My Max Roach choice may surprise some of you -- since I chose Pictures in a Frame, the first album with Odean Pope, rather than one of the records featuring Billy Harper.  I love those records with Billy Harper.  I just like Pictures in a Frame more.  There's more variety composition-wise -- plus, there's a different balance in the quartet that appeals to me.  I think Chattahoochee Red (Columbia, 1980), Max's next quartet record after Pictures in a Frame, is brilliant too.  Neither of these records deserve their relative obscurity.  I think they're the two best MRQ albums with Pope.

 

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52 minutes ago, HutchFan said:

Weekly Recap - PLAYING FAVORITES: Reflections on Jazz in the 1970s 

Bud Shank, Bill Mays, Alan Broadbent – Crystal Comments (Concord, 1980)
Fred Anderson – The Missing Link (Nessa, 1984)
Dave Burrell – Windward Passages (hat Hut, 1980)
Max Roach Quartet – Pictures in a Frame (Soul Note, 1979)
Don Cherry, Dewey Redman, Charlie Haden, Ed Blackwell – Old and New Dreams (ECM, 1979)
Jack Walrath – Demons in Pursuit (Gatemouth, 1979)
Claude Williamson Trio – La Fiesta (Interplay/Discovery, 1979)

 

Another solid batch, I think. 

 

 

An Oh-Fer here.

:shrug[1]::cool:

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My avatar doesn't like your Max choice!'

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12 minutes ago, felser said:

My avatar doesn't like your Max choice!

And my all-time favorite Art Blakey leader-dates are the two released instances of the Billy Harper / Bill Hardman version of the Jazz Measengers (from 1967)...

...so what does that tell you about my opinion? ;)

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20 hours ago, HutchFan said:

Weekly Recap - PLAYING FAVORITES: Reflections on Jazz in the 1970s 

Bud Shank, Bill Mays, Alan Broadbent – Crystal Comments (Concord, 1980)
Fred Anderson – The Missing Link (Nessa, 1984)
Dave Burrell – Windward Passages (hat Hut, 1980)
Max Roach Quartet – Pictures in a Frame (Soul Note, 1979)
Don Cherry, Dewey Redman, Charlie Haden, Ed Blackwell – Old and New Dreams (ECM, 1979)
Jack Walrath – Demons in Pursuit (Gatemouth, 1979)
Claude Williamson Trio – La Fiesta (Interplay/Discovery, 1979)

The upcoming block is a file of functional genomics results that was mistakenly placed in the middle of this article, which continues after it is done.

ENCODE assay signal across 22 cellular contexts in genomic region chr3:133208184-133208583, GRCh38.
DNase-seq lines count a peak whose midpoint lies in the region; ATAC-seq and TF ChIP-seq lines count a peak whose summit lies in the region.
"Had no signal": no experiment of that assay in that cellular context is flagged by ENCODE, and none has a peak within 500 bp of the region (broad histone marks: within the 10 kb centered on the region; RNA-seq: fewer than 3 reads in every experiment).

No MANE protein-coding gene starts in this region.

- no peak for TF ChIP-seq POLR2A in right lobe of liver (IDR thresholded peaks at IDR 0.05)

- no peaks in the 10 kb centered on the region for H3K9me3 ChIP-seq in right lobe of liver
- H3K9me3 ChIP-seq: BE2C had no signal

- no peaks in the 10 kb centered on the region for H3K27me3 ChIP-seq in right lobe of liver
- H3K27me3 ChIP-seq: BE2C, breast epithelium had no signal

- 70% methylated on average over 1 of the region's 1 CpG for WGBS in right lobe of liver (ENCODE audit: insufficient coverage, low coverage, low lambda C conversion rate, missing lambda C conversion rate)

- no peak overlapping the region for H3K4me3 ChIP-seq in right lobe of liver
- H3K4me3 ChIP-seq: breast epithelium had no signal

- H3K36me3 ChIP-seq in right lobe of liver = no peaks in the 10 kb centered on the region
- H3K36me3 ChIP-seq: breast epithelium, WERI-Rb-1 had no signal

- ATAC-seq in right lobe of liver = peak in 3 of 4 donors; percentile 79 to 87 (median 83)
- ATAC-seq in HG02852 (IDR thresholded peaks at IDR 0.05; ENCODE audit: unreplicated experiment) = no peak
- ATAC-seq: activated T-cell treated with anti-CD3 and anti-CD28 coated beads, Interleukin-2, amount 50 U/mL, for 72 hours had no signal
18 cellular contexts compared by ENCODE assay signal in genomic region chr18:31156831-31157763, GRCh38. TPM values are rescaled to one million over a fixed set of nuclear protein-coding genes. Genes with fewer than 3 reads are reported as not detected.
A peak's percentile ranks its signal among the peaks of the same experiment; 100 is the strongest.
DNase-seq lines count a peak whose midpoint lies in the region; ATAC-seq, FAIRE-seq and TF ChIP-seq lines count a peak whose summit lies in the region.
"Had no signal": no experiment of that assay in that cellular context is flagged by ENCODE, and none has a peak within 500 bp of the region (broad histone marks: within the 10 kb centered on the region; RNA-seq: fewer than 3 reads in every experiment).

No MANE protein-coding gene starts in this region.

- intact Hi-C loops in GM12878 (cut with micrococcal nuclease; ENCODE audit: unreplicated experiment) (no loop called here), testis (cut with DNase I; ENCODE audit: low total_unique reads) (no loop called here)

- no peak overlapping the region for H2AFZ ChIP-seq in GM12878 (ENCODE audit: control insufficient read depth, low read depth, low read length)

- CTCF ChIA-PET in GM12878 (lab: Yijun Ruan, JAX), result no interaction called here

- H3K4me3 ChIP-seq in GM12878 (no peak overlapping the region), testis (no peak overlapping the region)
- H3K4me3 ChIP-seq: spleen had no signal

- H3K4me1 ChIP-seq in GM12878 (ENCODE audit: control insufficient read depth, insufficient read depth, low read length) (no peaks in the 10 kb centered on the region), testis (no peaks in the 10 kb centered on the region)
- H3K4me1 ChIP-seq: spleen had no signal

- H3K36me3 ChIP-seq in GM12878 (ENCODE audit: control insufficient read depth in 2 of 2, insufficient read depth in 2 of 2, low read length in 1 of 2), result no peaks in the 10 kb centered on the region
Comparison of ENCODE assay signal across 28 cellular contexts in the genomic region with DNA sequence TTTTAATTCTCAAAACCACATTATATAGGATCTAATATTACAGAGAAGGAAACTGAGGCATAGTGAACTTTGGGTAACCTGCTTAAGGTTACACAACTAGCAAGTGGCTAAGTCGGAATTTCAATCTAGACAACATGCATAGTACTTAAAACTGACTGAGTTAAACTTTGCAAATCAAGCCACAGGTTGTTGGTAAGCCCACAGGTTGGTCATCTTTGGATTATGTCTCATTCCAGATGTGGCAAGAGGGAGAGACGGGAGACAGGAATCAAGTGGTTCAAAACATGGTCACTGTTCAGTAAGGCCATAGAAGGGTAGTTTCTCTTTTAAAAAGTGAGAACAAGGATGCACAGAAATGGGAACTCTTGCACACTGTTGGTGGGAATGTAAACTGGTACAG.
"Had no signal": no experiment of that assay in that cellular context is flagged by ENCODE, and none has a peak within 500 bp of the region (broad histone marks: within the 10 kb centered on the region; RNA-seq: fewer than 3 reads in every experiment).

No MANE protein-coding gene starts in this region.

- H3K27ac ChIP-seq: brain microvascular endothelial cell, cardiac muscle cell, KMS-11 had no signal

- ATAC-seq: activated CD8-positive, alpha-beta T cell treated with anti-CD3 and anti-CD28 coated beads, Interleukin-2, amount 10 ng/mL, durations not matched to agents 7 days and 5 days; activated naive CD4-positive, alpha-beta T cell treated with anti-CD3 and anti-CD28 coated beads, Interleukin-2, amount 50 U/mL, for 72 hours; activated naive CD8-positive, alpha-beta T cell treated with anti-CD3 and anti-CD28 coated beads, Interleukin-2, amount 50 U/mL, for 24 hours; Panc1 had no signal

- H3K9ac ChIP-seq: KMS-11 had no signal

Another solid batch, I think. 

My Max Roach choice may surprise some of you -- since I chose Pictures in a Frame, the first album with Odean Pope, rather than one of the records featuring Billy Harper.  I love those records with Billy Harper.  I just like Pictures in a Frame more.  There's more variety composition-wise -- plus, there's a different balance in the quartet that appeals to me.  I think Chattahoochee Red (Columbia, 1980), Max's next quartet record after Pictures in a Frame, is brilliant too.  Neither of these records deserve their relative obscurity.  I think they're the two best MRQ albums with Pope.

 

Really enjoying Jack Walrath's playing on that new Mingus Bremen release from Sunnyside.

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26 minutes ago, ghost of miles said:

Really enjoying Jack Walrath's playing on that new Mingus Bremen release from Sunnyside.

Me too.  He was such a great completion to that lineup.

50 minutes ago, Rooster_Ties said:

And my all-time favorite Art Blakey leader-dates are the two released instances of the Billy Harper / Bill Hardman version of the Jazz Measengers (from 1967)...

Those are great albums, grey market though they be.

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1 hour ago, felser said:

My avatar doesn't like your Max choice!'

Your avatar realizes that I selected Capra Black earlier in my survey, right?!? 

:D :D :D

 

Honestly, I don't think you can wrong with ANY of Max's records from the 70s -- the quartets, the duets with Braxton & Shepp, Lift Every Voice ... ALL of it. Even the Sonet LP with Diz is good fun.

And it's a cryin' shame that most of it was released on relatively obscure European or Japanese labels. Max deserved much, much, MUCH more exposure. 

 

Edited by HutchFan

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37 minutes ago, HutchFan said:

 

Honestly, I don't think you can wrong with ANY of Max's records from the 70s -- the quartets, the duets with Braxton & Shepp, Lift Every Voice ... ALL of it. Even the Sonet LP with Diz is good fun.

And it's a cryin' shame that most of it was released on relatively obscure European or Japanese labels. Max deserved much, much, MUCH more exposure. 

 

A Mosaic of the quartets with Harper would have been great.  But they only do sure sellers now.

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13 minutes ago, felser said:

A Mosaic of the quartets with Harper would have been great. 

Yes! 👍